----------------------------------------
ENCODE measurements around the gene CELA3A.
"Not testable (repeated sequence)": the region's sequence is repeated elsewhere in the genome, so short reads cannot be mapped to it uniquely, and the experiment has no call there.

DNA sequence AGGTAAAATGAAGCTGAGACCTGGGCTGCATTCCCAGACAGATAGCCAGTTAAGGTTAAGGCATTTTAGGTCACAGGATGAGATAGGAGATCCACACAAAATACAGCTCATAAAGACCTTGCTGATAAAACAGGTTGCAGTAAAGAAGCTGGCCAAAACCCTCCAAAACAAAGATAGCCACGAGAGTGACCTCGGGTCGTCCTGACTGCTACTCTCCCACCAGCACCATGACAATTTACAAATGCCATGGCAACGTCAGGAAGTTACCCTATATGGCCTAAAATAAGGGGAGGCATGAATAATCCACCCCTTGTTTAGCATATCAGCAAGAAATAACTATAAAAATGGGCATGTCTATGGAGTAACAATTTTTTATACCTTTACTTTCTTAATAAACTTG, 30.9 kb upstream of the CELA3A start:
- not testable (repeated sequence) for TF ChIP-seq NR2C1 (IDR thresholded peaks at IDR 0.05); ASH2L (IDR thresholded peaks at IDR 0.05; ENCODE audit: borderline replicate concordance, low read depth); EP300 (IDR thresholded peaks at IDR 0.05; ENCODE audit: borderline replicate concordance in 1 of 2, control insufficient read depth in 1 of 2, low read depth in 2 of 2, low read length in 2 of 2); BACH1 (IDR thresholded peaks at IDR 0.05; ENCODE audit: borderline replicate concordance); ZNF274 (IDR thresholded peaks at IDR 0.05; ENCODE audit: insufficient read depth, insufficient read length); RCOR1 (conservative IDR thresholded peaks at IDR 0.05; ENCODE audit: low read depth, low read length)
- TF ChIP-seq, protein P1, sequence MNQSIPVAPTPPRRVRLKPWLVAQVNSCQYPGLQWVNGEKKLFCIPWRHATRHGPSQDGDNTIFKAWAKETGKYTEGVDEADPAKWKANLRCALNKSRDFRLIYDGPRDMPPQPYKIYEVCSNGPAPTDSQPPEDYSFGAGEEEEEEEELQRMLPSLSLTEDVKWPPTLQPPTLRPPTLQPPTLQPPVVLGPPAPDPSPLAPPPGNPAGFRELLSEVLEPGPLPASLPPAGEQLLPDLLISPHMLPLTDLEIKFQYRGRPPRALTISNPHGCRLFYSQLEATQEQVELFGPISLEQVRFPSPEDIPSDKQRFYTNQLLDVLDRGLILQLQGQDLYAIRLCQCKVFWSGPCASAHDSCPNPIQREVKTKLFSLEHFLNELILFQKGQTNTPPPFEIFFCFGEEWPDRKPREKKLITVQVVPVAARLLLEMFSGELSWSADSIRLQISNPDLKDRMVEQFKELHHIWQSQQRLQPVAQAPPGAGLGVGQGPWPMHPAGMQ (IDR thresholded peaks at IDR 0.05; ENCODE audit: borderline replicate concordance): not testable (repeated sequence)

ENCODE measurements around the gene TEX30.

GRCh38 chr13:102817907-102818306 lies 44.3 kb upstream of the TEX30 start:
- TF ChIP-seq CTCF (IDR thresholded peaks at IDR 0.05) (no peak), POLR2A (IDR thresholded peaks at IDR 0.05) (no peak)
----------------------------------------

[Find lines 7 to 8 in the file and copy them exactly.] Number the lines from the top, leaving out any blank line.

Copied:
GRCh38 chr13:102817907-102818306 lies 44.3 kb upstream of the TEX30 start:
- TF ChIP-seq CTCF (IDR thresholded peaks at IDR 0.05) (no peak), POLR2A (IDR thresholded peaks at IDR 0.05) (no peak)